February 28, 2017

Breathe Easy: How to Improve Your Indoor Air Quality



 Oxygen is one of the basic needs of the human body. Thankfully, the Earth’s atmosphere is full of it. However, with human society’s current habits, a person living in the United States spends roughly 21 hours indoors, as per studies put out. With television, video games, and the general comfort of being in a controlled environment, many stay inside of instead of hiking, camping, or even reading a book outdoors. Staying inside our houses have negative effects such as vitamin D deficiency, among other issues. But what most don’t think about is the quality of your indoor oxygen, or if there is really enough to keep you in peak performance.

Houses when they first were built were much draftier than houses built today. A drafty house meant that there was more fresh oxygen coming from outside. Nowadays, with energy efficiency in mind, residences are built to keep as much as possible in. With less fresh air from outside, harmful chemicals that are released from fresh paint, household cleaning supplies and furniture among other factors, build up. Without a decent flow of fresh oxygen and a buildup of chemicals in the air, our homes are not keeping us as safe as most would think.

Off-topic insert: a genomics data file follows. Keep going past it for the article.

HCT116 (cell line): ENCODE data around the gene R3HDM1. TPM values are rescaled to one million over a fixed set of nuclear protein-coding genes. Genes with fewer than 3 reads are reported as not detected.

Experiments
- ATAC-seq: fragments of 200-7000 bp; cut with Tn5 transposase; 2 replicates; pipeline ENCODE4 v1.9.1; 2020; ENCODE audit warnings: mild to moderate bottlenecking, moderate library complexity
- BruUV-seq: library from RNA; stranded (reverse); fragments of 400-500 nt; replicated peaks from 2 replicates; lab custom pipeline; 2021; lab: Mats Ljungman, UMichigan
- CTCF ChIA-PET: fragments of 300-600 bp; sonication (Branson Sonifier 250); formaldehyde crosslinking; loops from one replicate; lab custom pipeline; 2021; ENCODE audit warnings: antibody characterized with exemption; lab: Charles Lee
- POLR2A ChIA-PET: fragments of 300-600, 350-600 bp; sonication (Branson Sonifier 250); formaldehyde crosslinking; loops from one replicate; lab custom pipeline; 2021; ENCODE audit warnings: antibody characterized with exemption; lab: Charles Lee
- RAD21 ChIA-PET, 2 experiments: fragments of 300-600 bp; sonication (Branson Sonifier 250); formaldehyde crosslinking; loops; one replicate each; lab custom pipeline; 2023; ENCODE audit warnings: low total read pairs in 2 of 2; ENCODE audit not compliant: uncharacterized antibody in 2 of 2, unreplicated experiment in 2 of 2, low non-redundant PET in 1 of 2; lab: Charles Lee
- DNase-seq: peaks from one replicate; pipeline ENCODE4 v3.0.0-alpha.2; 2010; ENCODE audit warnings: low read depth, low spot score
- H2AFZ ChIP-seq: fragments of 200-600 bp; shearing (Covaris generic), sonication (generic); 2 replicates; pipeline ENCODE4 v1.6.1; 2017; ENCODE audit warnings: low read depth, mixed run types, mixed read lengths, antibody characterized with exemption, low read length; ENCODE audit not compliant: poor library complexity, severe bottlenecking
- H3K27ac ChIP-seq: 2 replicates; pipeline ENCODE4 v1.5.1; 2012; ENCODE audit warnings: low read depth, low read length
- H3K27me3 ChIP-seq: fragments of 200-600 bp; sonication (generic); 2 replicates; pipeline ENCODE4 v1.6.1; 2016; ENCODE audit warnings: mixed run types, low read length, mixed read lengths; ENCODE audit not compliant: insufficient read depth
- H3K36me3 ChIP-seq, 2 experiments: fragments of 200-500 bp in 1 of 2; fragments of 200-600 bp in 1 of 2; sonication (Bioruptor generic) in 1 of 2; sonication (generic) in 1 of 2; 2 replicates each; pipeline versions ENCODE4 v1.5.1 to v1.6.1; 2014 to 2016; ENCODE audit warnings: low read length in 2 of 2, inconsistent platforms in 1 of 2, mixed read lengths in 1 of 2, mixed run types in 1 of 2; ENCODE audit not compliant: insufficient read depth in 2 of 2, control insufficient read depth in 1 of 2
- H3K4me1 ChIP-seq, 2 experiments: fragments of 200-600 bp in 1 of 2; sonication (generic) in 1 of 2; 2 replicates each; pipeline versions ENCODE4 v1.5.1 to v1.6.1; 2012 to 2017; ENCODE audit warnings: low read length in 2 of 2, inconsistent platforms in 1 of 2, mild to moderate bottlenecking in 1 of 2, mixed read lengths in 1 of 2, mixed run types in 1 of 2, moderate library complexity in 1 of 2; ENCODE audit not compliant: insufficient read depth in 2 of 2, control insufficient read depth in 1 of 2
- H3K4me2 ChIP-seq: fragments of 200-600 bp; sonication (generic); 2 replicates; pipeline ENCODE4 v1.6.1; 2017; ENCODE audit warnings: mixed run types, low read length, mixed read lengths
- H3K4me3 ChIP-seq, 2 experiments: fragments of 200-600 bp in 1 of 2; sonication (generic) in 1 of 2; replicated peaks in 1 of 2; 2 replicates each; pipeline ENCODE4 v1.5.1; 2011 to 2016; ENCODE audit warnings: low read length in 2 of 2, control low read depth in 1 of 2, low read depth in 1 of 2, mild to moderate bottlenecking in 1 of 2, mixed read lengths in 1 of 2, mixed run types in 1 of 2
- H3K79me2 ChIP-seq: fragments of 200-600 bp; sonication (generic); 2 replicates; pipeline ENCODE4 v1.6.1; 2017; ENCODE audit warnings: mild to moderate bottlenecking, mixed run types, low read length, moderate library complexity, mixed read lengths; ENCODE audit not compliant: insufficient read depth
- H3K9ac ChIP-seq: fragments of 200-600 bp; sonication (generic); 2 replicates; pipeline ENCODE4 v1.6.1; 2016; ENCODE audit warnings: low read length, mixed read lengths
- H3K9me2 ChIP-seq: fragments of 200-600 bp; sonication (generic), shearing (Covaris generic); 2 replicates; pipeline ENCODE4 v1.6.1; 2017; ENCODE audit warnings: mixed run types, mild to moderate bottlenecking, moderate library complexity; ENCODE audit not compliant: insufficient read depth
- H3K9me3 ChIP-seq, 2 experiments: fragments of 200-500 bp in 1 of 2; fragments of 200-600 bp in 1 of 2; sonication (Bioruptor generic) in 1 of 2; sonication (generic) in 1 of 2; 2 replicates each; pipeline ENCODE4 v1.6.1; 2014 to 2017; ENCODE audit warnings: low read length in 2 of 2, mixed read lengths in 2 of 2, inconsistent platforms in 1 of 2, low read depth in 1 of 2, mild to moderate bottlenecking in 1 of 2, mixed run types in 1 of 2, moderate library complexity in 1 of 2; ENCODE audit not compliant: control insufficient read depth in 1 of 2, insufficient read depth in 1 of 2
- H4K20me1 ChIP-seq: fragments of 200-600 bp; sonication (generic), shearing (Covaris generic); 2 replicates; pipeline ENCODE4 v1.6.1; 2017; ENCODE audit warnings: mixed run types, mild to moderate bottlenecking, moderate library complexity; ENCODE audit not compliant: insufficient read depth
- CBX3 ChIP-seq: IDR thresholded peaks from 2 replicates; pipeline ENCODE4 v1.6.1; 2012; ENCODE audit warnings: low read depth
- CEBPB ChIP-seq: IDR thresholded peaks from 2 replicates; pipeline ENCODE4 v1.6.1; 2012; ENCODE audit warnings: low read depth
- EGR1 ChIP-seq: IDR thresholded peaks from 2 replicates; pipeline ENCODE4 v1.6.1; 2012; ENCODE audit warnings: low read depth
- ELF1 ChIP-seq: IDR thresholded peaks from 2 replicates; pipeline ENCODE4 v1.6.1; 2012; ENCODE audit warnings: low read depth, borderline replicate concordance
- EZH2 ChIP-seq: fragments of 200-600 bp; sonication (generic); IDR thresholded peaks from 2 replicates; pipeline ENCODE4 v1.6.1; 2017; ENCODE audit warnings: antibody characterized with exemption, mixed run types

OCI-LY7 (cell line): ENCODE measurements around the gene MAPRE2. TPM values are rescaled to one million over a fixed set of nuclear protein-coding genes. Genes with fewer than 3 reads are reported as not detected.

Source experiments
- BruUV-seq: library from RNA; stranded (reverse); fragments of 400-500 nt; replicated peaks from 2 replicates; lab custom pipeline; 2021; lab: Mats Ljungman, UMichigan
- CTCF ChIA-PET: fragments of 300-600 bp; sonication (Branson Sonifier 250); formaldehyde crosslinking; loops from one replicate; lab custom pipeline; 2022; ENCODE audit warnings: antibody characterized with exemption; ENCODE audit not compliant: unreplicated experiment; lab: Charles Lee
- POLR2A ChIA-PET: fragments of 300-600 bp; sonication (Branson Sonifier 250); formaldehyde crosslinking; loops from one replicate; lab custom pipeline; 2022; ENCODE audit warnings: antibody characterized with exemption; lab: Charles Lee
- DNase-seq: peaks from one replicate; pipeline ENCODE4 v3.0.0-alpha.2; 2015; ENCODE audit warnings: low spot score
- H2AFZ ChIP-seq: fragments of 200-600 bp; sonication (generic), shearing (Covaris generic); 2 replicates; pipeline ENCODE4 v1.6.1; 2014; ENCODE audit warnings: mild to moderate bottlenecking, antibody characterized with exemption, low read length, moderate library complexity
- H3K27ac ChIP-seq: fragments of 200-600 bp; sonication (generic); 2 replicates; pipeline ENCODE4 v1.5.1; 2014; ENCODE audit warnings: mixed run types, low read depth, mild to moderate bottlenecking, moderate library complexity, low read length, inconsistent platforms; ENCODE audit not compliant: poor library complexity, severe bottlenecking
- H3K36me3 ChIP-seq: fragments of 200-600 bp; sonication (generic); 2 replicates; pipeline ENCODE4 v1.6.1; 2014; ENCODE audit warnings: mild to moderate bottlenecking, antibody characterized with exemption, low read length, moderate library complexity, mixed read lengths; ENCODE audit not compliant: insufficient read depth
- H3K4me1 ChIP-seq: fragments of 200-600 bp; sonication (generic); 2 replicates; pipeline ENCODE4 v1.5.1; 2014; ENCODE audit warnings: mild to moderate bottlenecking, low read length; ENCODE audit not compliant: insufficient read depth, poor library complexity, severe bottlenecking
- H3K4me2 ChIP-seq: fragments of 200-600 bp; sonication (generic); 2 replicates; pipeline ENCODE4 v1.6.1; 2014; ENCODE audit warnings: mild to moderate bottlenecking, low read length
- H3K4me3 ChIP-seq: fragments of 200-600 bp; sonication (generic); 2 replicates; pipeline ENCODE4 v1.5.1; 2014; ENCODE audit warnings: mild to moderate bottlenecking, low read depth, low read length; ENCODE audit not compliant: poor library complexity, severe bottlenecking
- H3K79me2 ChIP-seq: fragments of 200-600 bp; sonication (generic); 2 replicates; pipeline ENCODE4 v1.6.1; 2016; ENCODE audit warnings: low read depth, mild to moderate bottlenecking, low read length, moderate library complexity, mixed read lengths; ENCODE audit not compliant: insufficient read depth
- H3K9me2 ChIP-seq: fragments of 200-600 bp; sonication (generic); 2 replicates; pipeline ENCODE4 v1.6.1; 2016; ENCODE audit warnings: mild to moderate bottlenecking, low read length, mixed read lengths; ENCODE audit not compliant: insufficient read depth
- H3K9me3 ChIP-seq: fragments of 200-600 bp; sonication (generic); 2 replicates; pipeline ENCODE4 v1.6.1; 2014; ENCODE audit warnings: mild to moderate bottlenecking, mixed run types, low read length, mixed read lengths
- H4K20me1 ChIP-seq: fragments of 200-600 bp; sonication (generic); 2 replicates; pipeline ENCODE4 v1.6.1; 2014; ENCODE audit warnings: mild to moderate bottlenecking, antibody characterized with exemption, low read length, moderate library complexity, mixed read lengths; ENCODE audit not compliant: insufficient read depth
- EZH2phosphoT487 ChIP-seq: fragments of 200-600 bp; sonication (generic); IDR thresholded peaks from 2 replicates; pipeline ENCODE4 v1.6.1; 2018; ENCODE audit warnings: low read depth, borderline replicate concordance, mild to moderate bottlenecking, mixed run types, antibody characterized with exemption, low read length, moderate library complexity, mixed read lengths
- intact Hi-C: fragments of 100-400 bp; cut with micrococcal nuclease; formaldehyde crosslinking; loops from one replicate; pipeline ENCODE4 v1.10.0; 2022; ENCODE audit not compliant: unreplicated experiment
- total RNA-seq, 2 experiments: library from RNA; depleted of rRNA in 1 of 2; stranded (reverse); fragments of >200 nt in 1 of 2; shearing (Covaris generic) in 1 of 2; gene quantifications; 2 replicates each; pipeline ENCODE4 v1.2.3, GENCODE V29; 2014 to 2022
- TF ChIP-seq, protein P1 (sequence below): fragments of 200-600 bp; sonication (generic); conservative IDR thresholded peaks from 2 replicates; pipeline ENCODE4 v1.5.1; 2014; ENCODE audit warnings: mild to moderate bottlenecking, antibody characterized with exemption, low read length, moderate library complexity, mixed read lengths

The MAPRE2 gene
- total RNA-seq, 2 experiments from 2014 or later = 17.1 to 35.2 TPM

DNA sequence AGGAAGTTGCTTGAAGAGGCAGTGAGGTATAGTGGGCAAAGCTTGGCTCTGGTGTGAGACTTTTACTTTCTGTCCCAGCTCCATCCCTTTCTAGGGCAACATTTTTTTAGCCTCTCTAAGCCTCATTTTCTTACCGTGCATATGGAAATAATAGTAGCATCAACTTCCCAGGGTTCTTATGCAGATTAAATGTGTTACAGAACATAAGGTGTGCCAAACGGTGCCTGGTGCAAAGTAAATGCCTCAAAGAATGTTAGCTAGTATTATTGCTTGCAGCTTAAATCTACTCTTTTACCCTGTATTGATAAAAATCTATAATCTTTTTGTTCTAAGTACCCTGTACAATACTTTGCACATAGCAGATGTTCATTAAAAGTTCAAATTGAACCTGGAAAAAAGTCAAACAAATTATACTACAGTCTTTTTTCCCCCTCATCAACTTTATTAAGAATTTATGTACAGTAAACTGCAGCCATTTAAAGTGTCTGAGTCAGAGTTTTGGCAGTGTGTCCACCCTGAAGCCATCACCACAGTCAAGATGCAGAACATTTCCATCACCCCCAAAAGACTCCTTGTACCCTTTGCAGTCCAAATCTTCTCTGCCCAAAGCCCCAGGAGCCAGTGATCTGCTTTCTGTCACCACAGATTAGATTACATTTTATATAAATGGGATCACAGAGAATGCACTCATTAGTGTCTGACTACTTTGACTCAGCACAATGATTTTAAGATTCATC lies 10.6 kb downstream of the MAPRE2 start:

NASA has conducted numerous studies on specific kinds of plants that generate a larger amount of oxygen than most, as well as purify the air. The NASA study was conducted for two years and studied about 19 plants. The study found that besides more oxygen creation, that the plants also purified other chemical contaminants better than others. The plants range in their sunlight and watering needs and I encourage you to do your own research before buying..

One of the plants that were studied is the aloe plant. Many already use the aloe plant’s gel for sunburn but this plant is also good for purifying your air. The aloe plant has been used throughout history even going as far back as Ancient  Egypt. Another is the peace lily, which can improve air quality by up to 60%! Peace lilies are meant to be in a damp and shady environment and work great in a bathroom. They also cut down on mold by absorbing the spores and using them as nutrients. The other plants in the study range from ferns to various types of bamboo.

In general, there are plants for any area of the home. Some will require more light, less watering, and fertilizer at certain times. A higher quality of air has many benefits for your health in general. Plants in the home have also shown to help reduce overall levels of stress. I personally have some of the plants from this list. And I think that I breathe pretty easy indoors. ‘Til next type - M.

-Written by Michael Dour